17. B. plicatus, Latham, Shaw (nec Drapiez, which is B. ruficapillus, Vieillot): B. obscurus, Gmelin ; B. subruficollis, nobis, XII, 177: described in XII, 990. Resembles the last, but is smaller, with never any lateral ridges to the mandibles : the gular skin is said to be blue, instead of yellow as in the other. I have only seen it from Arracan and the Tenasserim provinces, in which latter territory it would seem to be very common. We have a male from Arracan, presented by Capt. Phayre; a Tenasserim male, procured by the late Dr. Helfer; and a Tenasserim female, presented by the Rev. J. Barbe.

The last upon the list is the most remarkable of all the oriental Hornbills : having a short bill, but little curved, surmounted by a moderately high casque, tolerably broad, and abruptly truncate in front, where it presents a very considerable thickness of massive bone; the throat, neck, and interscapulary region are quite naked; and the middle tail-feathers are greatly elongated, being twice as long as the rest.

18. B. galeatus, Lin. : vide XII, 997. Size of B. rhinoceros ; and colour brownish-black, with white belly, wing-tips, and shoulders of wings internally; tail of a buff or drah-white, each feather having a subterminal black band; the crested occiput black, with ferruginous on the sides of the head : beak

* For notices of the mode of growth and successive replacement of these wreaths and ridges, vide XII, 990, 992.

and casque coral-red, the front of the casque and terminal half of the mandibles yellowish. Young browner, with a tinge of rufous on the breast : the bill and incipient casque wholly pale yellow. Inhabits the Malayan peninsula and archipelago. Adult and young (now in very bad order); presented by J. Middleton, Esq. These specimens, with the very large B. cavatus presented by D. McCosh, a Rhinoceros Hornbill since replaced, and to a less extent our B. hydrocorax, were much injured by exposure to the dust and attacks of insects, prior to my taking charge of the museum. Our other specimens of this genus are, without exception, in excellent order.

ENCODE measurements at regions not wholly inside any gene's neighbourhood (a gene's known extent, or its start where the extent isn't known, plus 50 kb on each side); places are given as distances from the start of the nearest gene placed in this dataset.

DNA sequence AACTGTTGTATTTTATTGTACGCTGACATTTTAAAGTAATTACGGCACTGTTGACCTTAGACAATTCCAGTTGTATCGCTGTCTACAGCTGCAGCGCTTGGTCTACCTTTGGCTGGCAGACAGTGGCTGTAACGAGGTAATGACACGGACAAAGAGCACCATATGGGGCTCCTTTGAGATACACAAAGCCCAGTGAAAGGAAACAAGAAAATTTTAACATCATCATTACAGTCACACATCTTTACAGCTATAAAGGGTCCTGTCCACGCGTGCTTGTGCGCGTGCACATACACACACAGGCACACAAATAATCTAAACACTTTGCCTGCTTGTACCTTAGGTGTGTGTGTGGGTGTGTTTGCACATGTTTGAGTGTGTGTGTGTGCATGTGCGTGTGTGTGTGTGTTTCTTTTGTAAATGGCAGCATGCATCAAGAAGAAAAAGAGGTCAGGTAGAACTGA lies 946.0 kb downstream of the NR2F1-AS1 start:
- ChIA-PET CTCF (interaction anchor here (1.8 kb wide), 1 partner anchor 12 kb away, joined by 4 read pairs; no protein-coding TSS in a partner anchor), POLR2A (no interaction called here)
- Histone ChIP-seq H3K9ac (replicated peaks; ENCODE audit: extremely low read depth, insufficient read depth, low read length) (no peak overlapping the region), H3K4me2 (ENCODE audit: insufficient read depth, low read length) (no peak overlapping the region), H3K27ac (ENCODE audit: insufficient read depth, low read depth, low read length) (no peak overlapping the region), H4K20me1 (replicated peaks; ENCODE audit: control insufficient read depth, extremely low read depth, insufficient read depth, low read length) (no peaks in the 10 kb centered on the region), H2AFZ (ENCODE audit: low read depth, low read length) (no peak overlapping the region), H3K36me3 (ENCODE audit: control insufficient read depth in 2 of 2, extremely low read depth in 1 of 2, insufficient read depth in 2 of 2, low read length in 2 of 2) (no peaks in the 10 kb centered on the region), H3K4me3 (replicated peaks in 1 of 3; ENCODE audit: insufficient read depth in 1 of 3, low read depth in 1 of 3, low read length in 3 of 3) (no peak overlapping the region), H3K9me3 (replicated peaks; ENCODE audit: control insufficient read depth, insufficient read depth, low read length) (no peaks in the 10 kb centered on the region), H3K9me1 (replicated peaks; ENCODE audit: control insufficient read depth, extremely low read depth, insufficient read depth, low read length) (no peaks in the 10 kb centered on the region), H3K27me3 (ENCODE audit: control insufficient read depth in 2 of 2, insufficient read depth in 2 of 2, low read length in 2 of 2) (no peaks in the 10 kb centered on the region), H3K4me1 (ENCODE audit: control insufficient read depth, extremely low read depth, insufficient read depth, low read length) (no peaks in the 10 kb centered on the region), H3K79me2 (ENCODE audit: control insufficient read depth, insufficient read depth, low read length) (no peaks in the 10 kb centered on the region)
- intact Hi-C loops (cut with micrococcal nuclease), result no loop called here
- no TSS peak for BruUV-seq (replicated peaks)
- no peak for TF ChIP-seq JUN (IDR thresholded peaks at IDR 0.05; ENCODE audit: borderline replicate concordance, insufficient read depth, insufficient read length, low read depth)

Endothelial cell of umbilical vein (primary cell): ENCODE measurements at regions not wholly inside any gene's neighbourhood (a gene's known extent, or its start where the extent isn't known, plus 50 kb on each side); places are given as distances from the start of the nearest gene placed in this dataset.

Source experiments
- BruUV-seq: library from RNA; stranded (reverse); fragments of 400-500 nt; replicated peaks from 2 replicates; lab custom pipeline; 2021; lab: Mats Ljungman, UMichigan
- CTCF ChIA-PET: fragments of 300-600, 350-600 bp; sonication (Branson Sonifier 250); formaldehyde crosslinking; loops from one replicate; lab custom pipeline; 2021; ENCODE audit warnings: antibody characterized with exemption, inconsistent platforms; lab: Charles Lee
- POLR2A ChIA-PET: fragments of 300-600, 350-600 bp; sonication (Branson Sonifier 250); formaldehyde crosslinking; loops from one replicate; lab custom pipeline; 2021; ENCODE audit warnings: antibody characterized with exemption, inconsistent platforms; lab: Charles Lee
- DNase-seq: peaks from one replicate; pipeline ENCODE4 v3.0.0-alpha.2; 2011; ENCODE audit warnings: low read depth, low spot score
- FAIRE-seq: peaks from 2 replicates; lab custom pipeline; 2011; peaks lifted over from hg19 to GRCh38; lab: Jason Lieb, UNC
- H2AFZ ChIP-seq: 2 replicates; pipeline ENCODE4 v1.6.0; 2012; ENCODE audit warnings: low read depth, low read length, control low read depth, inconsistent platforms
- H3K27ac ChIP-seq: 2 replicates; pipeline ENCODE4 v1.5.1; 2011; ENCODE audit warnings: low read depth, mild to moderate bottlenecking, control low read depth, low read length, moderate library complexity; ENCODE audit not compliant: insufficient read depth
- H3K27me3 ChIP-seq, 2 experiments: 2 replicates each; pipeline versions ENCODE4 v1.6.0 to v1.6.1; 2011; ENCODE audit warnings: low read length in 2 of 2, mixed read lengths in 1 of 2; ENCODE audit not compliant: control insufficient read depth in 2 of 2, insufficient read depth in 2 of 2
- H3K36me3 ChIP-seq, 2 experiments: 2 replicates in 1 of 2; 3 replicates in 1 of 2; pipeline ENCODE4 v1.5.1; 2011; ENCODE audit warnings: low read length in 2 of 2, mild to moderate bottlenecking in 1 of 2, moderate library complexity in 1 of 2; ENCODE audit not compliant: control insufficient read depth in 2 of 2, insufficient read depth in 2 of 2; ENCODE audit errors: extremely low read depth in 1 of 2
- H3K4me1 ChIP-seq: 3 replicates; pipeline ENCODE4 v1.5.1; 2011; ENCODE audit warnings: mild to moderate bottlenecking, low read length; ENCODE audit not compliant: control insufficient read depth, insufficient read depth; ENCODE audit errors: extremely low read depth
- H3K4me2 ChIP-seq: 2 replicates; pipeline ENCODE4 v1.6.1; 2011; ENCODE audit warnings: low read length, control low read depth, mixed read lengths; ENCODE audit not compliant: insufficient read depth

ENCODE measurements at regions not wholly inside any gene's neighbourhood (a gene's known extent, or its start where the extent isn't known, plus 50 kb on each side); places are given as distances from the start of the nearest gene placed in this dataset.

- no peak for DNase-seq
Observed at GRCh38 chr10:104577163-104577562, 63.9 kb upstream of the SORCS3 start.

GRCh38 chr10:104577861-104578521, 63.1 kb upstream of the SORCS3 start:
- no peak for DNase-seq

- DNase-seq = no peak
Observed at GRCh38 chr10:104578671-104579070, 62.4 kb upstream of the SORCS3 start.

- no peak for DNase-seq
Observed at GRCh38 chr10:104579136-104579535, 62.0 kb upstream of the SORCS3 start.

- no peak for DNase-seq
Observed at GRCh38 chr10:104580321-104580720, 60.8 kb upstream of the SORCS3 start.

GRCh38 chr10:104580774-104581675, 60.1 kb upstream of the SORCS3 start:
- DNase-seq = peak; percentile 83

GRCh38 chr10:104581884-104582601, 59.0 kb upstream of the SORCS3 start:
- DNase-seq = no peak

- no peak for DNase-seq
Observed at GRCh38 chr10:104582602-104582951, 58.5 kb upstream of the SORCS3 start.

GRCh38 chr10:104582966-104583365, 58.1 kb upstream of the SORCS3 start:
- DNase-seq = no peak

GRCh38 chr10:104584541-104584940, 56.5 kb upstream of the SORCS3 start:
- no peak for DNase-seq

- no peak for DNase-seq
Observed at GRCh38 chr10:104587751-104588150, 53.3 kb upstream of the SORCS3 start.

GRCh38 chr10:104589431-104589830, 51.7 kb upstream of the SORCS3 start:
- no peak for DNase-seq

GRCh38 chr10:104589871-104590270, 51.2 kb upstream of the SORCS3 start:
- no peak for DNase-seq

Genus Irrisor, Lesson, vide XIV, 188.

I. erythrorhynchos ; Upupa erythrorhynchos, Latham. From S. Africa. Specimen presented by Lord A. Ilay.

Genus Upupa. Lin. (as restricted).

1. U. epops, Lin. European Hoopoe. Common in Northern India, Bengal, Arracan, &c.; and occurs rarely in the Nilgherries. Two specimens, from the neighbourlrood : another pair (very rufescent), from the Tenasserim provinces; presented by the Rev. J. Barbe: vide XV, 11.*

2. U. senegalensis (?), Swainson: U. minor apud Jerdon : vide XIV, 189. Common in the peninsula of India. Two specimens, from Goomsoor ; presented by Capt. Malcolmson.

3. U. minor, Shaw. From S. Africa, Specimen presented by Lord A. Hlay.

Of the great genus Buceros, we accordingly pow possess 44 mounted specimens, pertaining to 18 species. In the Catalogue published in the Journal for 1841, p. 652, only 3 specimens are enumerated, viz. B. hydrocorax and B. panayensis, from the dispersed Macao museum, and the B. cavatus presented by Dr. McCosh : but the following Malayan specimens, presented by J. Middleton, Esq. (late of the Hindu College), were also in the museum when I took charge of the Society's collections, in September of that year,--B. rhinoceros, B. bicolor, B. pusaran, and adult and young of B. galeatus. We had thus not a single Indian specimen of this genus, unless the Assamese example of B. cavatus be so regarded : and all the large specimens, except B. pusaran and B. bicolor, were considerably injured by exposure on top of the glass-cases in the (then) bird-room. At present we cannot boast a single African species, and are poor in those inhabiting the more distant countries of the Eastern Archipelago.

The species of Hornbill inhabiting the peninsula of India, are only four in number; and I doubt much whether any additional species occurs in Ceylon. Three of these-B. pica, B. birostris, and B. gingalensis,-are con

I have seen no Hoopoes from the Malayan peninsula ; nor is this genus mentioned in the Sumatran and Javanese catalogues of Sir Stamford Raffles and Dr. Horsfield.